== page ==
Political Materials: Excavation, Transformation, Incorporation
Workaround: In current version of Panels 3.8, it seems this body field needs to be populated in order for title above to appear. This note is hidden by custom CSS style. Jack Latimer.
University of Manchester
In recent years, processes of social and political transformation have put nature and the environment squarely on the table as objects of social scientific concern. Climate change, the crisis in energy provision, and the development of biotechnologies in the fields of agriculture and medicine, have refigured the landscape of social scientific interests, and have generated new challenges as to the methods and theories appropriate to the study of these complex phenomena.
At the same time, a vigorous debate has emerged within social and political theory as to the way in which the social sciences have themselves come to rest on a problematic separation between nature and culture in their diagnosis and analysis of issues facing society. Recent approaches have urged a move away from the ‘linguistic turn’ of the 1980s which focused on symbolic and textual approaches, towards a re-appreciation of the material dynamics of social relations (e.g. Latour, Serres and Descola). Key political issues surrounding the ethics of environmental transformation are potentially refigured by these approaches which offer philosophically and ethnographically derived alternatives to dominant modes of describing the challenges facing contemporary societies. Aware of the risk of returning to a form of environmental determinism associated with what were previously known as ‘materialist’ studies of social situations, those involved in this conversation have worked hard to introduce new languages and to re-pose the question of what methods might be adequate to understanding what Descola has termed the domain of the ‘transecological’.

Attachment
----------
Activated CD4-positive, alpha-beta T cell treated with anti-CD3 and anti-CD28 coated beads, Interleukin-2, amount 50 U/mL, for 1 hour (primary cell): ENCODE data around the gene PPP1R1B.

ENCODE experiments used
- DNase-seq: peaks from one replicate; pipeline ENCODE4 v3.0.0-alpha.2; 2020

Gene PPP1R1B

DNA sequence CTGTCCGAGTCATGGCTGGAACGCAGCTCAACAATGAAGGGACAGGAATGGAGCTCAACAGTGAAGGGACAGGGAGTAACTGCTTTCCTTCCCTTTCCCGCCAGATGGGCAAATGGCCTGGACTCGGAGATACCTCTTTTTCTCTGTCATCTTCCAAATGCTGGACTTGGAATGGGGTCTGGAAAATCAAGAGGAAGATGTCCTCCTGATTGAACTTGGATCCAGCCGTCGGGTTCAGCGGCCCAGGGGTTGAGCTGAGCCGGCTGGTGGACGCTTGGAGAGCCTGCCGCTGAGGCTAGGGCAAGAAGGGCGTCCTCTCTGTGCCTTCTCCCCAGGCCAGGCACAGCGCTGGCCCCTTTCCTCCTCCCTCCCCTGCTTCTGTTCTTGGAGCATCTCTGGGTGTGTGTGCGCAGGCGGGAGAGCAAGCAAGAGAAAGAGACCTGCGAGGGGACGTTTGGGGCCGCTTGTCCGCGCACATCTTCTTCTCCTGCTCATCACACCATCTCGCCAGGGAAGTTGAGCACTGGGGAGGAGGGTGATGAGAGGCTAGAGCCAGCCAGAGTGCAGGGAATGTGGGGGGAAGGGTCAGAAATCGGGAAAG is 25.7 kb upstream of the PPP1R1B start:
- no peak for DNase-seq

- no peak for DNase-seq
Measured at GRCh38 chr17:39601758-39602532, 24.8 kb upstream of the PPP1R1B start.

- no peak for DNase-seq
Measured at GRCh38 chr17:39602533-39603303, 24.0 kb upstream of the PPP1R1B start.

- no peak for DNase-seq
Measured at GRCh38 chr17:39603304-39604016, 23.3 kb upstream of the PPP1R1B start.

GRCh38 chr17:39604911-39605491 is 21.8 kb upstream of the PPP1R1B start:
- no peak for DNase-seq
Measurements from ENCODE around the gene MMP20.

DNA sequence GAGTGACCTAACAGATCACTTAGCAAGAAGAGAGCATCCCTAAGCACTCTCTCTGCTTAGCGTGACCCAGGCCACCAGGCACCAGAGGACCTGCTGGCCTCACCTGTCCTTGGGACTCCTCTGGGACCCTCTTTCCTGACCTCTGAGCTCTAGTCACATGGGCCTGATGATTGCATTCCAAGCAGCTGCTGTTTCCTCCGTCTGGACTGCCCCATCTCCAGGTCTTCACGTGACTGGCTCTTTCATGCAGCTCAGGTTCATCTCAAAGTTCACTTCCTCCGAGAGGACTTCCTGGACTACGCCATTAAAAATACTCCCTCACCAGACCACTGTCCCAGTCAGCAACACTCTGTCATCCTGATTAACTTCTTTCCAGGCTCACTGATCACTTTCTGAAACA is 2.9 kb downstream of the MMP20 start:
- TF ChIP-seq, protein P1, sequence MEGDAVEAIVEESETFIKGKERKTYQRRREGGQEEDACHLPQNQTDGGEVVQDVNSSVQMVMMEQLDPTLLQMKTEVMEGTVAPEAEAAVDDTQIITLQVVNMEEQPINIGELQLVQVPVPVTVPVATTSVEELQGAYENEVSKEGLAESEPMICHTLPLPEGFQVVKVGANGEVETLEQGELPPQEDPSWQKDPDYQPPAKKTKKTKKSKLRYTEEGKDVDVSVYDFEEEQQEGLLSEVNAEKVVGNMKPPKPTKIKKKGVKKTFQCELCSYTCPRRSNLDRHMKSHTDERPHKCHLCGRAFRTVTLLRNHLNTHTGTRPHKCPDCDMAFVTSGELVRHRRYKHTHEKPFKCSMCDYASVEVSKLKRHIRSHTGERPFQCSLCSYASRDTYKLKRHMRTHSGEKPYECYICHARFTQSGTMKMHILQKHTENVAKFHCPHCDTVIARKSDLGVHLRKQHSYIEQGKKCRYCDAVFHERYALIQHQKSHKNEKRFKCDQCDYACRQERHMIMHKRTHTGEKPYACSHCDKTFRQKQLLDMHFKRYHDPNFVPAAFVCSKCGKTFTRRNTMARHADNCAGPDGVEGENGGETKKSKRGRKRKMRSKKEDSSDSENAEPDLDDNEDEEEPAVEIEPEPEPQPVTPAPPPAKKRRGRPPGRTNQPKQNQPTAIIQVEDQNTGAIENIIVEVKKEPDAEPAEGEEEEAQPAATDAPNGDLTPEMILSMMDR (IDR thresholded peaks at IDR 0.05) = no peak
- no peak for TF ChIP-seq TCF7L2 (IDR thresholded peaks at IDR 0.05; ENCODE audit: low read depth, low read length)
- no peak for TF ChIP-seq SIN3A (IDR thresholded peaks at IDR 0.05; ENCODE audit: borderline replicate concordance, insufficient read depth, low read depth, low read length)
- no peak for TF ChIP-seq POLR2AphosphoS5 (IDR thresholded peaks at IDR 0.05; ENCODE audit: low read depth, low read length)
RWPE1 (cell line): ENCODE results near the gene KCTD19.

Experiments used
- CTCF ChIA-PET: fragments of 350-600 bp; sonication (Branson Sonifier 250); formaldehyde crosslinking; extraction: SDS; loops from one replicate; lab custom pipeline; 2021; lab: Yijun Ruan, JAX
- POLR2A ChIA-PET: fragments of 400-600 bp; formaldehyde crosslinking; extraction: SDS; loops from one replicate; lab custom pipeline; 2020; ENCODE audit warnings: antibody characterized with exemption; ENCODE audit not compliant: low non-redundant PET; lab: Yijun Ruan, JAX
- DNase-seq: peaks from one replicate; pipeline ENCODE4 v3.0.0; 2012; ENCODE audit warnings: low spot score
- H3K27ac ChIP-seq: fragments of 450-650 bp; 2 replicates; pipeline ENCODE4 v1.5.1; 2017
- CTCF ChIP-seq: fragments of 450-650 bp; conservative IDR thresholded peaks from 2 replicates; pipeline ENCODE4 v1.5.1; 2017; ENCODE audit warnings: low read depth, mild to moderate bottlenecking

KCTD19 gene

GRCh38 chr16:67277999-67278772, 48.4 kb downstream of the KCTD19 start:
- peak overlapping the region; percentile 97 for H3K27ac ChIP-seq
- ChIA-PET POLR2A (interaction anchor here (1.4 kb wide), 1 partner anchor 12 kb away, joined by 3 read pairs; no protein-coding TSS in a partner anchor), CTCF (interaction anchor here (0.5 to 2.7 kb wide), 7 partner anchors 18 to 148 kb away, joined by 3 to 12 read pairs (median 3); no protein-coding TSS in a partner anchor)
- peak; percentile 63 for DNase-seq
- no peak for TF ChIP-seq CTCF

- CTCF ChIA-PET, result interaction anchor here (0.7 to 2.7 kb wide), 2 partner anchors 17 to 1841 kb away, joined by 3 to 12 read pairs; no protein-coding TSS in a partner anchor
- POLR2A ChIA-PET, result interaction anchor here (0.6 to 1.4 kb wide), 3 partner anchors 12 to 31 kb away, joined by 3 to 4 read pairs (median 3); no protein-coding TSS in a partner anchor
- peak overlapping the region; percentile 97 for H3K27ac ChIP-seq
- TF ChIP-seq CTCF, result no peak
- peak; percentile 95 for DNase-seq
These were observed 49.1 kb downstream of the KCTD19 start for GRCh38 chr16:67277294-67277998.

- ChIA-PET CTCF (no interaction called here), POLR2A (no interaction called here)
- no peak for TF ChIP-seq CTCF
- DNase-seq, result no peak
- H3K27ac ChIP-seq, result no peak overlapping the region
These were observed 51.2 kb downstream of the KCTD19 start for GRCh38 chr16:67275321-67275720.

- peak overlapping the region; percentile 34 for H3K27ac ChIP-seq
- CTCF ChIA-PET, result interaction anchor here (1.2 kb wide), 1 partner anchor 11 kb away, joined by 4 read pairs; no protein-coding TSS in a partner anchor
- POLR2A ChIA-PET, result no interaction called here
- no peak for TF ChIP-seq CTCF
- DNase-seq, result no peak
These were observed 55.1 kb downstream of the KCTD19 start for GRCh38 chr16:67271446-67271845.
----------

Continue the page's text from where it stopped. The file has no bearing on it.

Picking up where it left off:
This seminar series brings together key thinkers in this debate from across the social sciences and humanitites to explore the contemporary politics of materiality and the materiality of politics from a range of different philosophical and disciplinary perspectives. The dates of the seminars are as follows:
The seminar series is funded by the School of Social Sciences, and the ESRC Centre for Research on Socio-Cultural Change (CRESC)